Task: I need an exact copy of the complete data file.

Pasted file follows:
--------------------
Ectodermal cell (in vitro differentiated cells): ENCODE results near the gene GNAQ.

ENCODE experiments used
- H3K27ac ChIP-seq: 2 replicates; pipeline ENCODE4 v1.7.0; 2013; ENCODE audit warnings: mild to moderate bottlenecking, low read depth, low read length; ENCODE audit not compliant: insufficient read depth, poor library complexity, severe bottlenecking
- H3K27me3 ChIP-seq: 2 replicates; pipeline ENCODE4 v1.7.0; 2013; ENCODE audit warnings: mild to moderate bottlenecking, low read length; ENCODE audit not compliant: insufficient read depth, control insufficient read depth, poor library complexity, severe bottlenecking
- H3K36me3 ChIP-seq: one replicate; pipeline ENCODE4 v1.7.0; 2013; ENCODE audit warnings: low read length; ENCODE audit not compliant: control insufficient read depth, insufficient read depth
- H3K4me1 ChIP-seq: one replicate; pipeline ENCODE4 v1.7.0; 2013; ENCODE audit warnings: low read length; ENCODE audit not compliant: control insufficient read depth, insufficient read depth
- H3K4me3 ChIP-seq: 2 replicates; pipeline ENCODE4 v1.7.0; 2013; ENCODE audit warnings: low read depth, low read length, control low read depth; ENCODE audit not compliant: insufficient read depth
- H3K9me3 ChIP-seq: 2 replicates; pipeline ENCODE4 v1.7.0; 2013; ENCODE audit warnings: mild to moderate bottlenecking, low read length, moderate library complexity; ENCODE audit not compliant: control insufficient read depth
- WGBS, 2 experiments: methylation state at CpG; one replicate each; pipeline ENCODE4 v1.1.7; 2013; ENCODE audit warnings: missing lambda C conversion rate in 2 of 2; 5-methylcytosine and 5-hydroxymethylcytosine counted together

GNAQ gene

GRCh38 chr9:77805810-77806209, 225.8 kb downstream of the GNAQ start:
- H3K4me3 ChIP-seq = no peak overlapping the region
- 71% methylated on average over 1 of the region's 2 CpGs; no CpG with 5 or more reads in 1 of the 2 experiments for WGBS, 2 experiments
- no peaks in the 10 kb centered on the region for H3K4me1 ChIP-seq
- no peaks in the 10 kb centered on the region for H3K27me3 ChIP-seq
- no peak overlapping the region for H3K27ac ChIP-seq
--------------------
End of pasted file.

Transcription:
Ectodermal cell (in vitro differentiated cells): ENCODE results near the gene GNAQ.

ENCODE experiments used
- H3K27ac ChIP-seq: 2 replicates; pipeline ENCODE4 v1.7.0; 2013; ENCODE audit warnings: mild to moderate bottlenecking, low read depth, low read length; ENCODE audit not compliant: insufficient read depth, poor library complexity, severe bottlenecking
- H3K27me3 ChIP-seq: 2 replicates; pipeline ENCODE4 v1.7.0; 2013; ENCODE audit warnings: mild to moderate bottlenecking, low read length; ENCODE audit not compliant: insufficient read depth, control insufficient read depth, poor library complexity, severe bottlenecking
- H3K36me3 ChIP-seq: one replicate; pipeline ENCODE4 v1.7.0; 2013; ENCODE audit warnings: low read length; ENCODE audit not compliant: control insufficient read depth, insufficient read depth
- H3K4me1 ChIP-seq: one replicate; pipeline ENCODE4 v1.7.0; 2013; ENCODE audit warnings: low read length; ENCODE audit not compliant: control insufficient read depth, insufficient read depth
- H3K4me3 ChIP-seq: 2 replicates; pipeline ENCODE4 v1.7.0; 2013; ENCODE audit warnings: low read depth, low read length, control low read depth; ENCODE audit not compliant: insufficient read depth
- H3K9me3 ChIP-seq: 2 replicates; pipeline ENCODE4 v1.7.0; 2013; ENCODE audit warnings: mild to moderate bottlenecking, low read length, moderate library complexity; ENCODE audit not compliant: control insufficient read depth
- WGBS, 2 experiments: methylation state at CpG; one replicate each; pipeline ENCODE4 v1.1.7; 2013; ENCODE audit warnings: missing lambda C conversion rate in 2 of 2; 5-methylcytosine and 5-hydroxymethylcytosine counted together

GNAQ gene

GRCh38 chr9:77805810-77806209, 225.8 kb downstream of the GNAQ start:
- H3K4me3 ChIP-seq = no peak overlapping the region
- 71% methylated on average over 1 of the region's 2 CpGs; no CpG with 5 or more reads in 1 of the 2 experiments for WGBS, 2 experiments
- no peaks in the 10 kb centered on the region for H3K4me1 ChIP-seq
- no peaks in the 10 kb centered on the region for H3K27me3 ChIP-seq
- no peak overlapping the region for H3K27ac ChIP-seq